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2a-Egg

Downpipe studs

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Soaked them for a while and they still won't move. 

Anyone got any magical ways of removing these, they're rusted out and taking the nuts off when removing the exhaust has damaged the thread. 

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Have you got the manifold on the bench? 

Can you weld? If so, the absolute best way is to chop the studs so a ~1/4" is left sticking out, then weld an oversize nut on the end getting as much heat into it as you can possibly manage. The end of the stud being half way inside the nut is perfect as it let's you pool weld in and get plenty of heat. Ideally the whole nut will be red hot. Leave to cool - if you try turning while hot it'll just shear - and turn back and forth. If you try just wrenching it out one way its bound to break. 

If you can't weld... Two nuts to form a lock nut, wind them up tight, heat the manifold with the most powerful torch you can muster and try the tighten/loosen/repeat trick. 

Short of that, it's the old cut off, drill and tap routine. They're not usually inclined to come loose without heat, if at all. 

Good luck! 

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11 minutes ago, lo-fi said:

Have you got the manifold on the bench? 

Can you weld? If so, the absolute best way is to chop the studs so a ~1/4" is left sticking out, then weld an oversize nut on the end getting as much heat into it as you can possibly manage. The end of the stud being half way inside the nut is perfect as it let's you pool weld in and get plenty of heat. Ideally the whole nut will be red hot. Leave to cool - if you try turning while hot it'll just shear - and turn back and forth. If you try just wrenching it out one way its bound to break. 

If you can't weld... Two nuts to form a lock nut, wind them up tight, heat the manifold with the most powerful torch you can muster and try the tighten/loosen/repeat trick. 

Short of that, it's the old cut off, drill and tap routine. They're not usually inclined to come loose without heat, if at all. 

Good luck! 

Ah cock... In a word.. As i am not a welder. 

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Posted (edited)

Drill them out and helicoil is an option. I did this on the manifolds on my 90. You'd have to track down some Imperial helicoils with the correct thread for the standard series studs or go metric and move to m8 threaded studs used in more recent LR products

Edited by Quagmire

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Posted (edited)
1 hour ago, jordan_meakin said:

I just used heat and lock grips, damages the thread but was replacing anyway.

What im trying as I type.. One out. 

Edited by 2a-Egg

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Just put the new exhaust brackets on and noticed a bit of oil on the below, is there a seal for this or could it coming from somewhere else the dripping off this? 

DSC-2261.jpg

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Could be coming from anywhere in that region - gearbox, transfer, output seals etc.  If it's leaking a lot, try cleaning it all off to see if you can trace it back to the source.  Typical area that Landys self lubricate underneath!

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6 minutes ago, jordan_meakin said:

Could be coming from anywhere in that region - gearbox, transfer, output seals etc.  If it's leaking a lot, try cleaning it all off to see if you can trace it back to the source.  Typical area that Landys self lubricate underneath!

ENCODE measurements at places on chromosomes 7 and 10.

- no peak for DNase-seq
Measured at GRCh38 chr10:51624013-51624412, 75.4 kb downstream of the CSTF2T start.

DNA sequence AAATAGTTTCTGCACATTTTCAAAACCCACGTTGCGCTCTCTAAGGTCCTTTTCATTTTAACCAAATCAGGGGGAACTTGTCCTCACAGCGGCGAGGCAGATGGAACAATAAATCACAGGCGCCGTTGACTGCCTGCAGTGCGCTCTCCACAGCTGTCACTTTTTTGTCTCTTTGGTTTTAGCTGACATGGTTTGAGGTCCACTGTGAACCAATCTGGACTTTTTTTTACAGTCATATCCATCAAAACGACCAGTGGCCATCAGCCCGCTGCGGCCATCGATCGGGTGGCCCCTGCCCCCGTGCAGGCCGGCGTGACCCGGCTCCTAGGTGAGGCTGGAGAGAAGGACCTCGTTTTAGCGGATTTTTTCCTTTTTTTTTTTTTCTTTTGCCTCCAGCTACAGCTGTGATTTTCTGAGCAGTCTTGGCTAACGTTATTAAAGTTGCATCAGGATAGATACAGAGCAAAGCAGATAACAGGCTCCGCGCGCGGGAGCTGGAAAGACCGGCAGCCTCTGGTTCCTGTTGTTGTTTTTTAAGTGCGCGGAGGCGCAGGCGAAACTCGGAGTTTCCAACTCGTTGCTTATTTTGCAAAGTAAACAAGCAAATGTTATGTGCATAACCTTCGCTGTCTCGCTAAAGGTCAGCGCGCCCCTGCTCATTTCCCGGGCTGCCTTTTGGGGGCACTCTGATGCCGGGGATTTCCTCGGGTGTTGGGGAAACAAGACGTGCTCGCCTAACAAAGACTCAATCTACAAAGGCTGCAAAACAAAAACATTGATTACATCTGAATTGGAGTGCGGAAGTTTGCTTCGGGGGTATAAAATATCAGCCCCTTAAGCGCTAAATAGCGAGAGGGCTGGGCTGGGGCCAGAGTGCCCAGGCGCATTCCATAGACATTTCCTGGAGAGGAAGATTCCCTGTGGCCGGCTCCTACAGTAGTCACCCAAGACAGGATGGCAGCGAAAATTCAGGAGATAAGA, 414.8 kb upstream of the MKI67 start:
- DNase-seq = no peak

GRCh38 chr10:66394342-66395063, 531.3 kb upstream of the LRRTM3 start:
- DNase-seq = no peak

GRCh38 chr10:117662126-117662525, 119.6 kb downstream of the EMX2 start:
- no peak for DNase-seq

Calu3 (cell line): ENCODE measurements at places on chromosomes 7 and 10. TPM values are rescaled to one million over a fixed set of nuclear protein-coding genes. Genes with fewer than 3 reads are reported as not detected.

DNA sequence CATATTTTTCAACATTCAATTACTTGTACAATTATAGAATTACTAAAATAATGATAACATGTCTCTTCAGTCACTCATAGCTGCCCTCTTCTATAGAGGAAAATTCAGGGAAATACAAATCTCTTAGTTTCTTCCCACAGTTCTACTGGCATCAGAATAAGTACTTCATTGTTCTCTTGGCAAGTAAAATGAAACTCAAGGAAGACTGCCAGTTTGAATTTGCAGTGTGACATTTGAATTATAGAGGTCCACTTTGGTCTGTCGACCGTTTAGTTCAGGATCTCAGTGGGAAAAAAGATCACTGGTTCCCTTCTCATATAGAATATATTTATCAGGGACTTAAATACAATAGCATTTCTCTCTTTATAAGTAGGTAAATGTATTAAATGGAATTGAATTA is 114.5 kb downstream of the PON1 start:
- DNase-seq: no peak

Haha true damn annoying as its filthy under there.. Almost need to jack it uo and pressure wash it... 

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49 minutes ago, jordan_meakin said:

Might be a good idea - get the goggles and waders on!!

Mates got a pit so might be worth rolling it over that 

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Well that went wrong... New exhaust manifold it is haha. Ahwell I tried.... 

  • Sad 1

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The steel plate of the transfer box should have a gasket.  The drain plug uses a copper washer.  They still both seem to weep, though.  The cast aluminium bottom plate from Rocky Mountain/ Roamerdrive seals better as it's stiffer than the steel plate and also expands and contracts with temperature at the same rathe as the transfer casing as it's similar material.  I still have a tiny amount of oil sweating through the gasket all the same, but it's a lot better.  You could use RTV sealant in place of the gasket - it can't do a worse job - and you could try plumber's PTFE tape on the plug threads.

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19 hours ago, Snagger said:

The steel plate of the transfer box should have a gasket.  The drain plug uses a copper washer.  They still both seem to weep, though.  The cast aluminium bottom plate from Rocky Mountain/ Roamerdrive seals better as it's stiffer than the steel plate and also expands and contracts with temperature at the same rathe as the transfer casing as it's similar material.  I still have a tiny amount of oil sweating through the gasket all the same, but it's a lot better.  You could use RTV sealant in place of the gasket - it can't do a worse job - and you could try plumber's PTFE tape on the plug threads.

Was thinking of something like this. Will add it to the list... 

 

Unfortunately one stud decided it did not want to come out, snaped twice after heating / cooling etc, then wouldn't drill out at all. New manifold luckily osnt a massive expense. So will have that by the weekend I hope 

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New exhauat manifold is waiting at home for me, so know my weekend jobs now.. 

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